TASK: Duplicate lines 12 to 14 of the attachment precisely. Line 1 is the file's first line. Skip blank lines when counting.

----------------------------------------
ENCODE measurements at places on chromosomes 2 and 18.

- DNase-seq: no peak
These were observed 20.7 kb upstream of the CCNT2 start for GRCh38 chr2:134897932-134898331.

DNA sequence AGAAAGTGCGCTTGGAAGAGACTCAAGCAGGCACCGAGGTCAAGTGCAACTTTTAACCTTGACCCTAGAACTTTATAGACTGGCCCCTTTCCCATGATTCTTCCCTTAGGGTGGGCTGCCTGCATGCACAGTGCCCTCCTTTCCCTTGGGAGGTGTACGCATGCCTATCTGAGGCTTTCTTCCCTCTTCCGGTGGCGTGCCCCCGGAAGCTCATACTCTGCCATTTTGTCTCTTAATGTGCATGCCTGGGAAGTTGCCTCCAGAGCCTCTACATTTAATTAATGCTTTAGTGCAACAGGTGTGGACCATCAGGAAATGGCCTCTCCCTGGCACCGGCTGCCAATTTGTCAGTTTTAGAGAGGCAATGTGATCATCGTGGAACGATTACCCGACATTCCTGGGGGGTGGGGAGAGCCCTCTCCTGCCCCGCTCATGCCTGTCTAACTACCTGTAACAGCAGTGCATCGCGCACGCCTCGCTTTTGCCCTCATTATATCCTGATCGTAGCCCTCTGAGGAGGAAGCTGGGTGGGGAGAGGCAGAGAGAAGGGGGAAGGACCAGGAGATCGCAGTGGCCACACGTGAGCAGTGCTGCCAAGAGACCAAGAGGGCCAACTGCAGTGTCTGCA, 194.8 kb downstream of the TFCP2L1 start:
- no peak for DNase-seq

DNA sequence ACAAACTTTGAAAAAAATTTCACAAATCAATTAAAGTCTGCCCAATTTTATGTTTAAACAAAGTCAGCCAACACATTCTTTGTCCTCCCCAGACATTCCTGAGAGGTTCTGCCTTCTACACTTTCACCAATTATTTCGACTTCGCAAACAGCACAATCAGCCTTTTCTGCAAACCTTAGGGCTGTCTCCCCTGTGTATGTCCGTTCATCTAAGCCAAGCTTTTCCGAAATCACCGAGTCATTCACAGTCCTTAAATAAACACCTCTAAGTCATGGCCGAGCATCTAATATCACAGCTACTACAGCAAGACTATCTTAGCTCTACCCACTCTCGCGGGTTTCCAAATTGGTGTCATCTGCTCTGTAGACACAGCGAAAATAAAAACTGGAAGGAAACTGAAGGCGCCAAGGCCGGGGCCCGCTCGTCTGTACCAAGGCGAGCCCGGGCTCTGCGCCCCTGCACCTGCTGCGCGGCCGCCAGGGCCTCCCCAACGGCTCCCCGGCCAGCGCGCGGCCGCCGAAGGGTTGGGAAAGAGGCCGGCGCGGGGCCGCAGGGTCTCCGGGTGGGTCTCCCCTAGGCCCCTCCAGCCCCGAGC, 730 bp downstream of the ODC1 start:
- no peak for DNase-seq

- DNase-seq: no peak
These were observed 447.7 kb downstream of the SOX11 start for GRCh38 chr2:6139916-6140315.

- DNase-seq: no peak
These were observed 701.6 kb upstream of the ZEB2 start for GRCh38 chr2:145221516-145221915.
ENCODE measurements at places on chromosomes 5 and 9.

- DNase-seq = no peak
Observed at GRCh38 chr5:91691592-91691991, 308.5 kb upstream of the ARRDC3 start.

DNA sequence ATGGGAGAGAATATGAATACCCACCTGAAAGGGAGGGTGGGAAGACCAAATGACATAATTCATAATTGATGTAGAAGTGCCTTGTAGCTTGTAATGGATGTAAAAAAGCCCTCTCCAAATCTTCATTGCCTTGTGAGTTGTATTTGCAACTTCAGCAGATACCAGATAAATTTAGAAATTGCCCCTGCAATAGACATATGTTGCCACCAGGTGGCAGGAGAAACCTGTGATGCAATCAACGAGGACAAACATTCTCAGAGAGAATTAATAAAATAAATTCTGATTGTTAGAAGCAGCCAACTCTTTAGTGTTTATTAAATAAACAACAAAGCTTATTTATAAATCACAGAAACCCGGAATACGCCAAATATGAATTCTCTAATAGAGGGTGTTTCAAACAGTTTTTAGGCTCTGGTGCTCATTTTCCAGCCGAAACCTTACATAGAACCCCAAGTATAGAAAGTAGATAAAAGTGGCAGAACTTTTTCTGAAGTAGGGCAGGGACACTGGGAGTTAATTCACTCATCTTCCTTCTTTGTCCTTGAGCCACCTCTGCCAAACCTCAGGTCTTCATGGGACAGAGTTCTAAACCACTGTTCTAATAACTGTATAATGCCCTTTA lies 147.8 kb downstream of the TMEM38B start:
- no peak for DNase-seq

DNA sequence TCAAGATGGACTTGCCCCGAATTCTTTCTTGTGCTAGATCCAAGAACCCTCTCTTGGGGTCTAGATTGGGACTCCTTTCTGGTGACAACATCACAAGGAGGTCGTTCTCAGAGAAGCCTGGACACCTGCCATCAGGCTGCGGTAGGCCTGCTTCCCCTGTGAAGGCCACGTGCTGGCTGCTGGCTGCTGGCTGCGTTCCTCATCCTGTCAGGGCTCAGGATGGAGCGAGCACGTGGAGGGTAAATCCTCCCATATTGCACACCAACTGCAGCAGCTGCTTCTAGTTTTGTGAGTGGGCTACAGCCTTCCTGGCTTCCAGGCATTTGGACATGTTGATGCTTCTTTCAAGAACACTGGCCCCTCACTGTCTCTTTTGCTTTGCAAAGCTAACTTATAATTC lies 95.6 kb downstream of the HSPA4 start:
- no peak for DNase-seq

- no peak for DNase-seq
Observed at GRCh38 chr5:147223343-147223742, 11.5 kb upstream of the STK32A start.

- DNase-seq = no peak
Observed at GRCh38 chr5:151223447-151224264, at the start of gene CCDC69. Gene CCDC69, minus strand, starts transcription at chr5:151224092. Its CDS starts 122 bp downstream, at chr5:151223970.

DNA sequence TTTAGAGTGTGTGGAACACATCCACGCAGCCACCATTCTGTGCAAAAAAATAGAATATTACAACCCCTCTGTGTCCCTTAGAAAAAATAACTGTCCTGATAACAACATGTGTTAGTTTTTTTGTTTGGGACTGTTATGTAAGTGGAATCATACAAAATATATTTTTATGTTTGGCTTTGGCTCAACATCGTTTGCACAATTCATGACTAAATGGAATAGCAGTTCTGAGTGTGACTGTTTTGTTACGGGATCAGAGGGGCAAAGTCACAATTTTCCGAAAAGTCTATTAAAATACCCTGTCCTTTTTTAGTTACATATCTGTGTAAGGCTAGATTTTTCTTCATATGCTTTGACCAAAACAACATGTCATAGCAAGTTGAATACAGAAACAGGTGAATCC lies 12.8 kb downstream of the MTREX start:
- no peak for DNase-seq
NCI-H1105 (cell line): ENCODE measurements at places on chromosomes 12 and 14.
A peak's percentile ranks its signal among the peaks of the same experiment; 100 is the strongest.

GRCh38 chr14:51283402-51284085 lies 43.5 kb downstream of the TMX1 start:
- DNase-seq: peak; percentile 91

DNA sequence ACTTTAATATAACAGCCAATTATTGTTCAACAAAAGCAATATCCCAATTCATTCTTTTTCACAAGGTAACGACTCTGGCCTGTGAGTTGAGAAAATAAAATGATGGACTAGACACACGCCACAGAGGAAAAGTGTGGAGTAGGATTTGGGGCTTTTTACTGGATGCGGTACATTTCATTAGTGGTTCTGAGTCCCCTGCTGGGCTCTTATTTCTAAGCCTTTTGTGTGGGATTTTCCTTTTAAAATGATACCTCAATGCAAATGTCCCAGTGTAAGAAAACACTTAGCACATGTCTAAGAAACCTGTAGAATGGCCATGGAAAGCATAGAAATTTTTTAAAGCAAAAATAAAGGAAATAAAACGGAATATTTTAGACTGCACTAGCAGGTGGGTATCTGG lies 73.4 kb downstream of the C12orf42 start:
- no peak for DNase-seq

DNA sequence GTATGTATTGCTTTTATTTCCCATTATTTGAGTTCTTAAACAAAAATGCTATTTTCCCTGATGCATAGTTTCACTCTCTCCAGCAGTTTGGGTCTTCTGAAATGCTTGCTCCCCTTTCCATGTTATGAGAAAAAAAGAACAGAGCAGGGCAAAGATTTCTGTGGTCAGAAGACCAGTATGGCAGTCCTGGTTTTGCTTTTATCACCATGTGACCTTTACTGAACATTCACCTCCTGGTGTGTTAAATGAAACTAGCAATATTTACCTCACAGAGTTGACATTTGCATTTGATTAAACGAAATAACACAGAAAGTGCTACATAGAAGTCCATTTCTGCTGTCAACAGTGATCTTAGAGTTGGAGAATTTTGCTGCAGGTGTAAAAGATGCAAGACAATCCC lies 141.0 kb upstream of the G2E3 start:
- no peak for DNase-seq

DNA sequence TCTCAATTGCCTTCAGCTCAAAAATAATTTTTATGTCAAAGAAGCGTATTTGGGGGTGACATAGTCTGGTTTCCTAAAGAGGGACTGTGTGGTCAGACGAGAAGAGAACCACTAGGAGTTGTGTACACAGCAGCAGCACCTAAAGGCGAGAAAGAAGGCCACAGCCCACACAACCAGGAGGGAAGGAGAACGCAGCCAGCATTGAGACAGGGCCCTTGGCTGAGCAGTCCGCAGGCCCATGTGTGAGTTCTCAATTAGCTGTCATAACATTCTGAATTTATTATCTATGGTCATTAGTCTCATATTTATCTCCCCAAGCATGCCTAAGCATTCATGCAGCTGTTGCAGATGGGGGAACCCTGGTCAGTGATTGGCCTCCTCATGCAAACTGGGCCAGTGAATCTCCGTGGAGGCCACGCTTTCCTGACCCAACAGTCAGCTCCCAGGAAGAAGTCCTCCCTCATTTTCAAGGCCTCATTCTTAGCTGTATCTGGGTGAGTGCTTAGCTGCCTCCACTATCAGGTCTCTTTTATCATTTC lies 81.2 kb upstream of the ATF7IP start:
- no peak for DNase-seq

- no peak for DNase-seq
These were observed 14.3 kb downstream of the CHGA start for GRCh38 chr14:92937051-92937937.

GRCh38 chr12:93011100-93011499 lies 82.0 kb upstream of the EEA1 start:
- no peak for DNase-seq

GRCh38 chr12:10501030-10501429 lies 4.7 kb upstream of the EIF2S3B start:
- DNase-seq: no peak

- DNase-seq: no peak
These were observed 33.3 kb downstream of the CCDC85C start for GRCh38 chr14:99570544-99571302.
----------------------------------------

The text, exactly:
ENCODE measurements at places on chromosomes 5 and 9.

- DNase-seq = no peak
Observed at GRCh38 chr5:91691592-91691991, 308.5 kb upstream of the ARRDC3 start.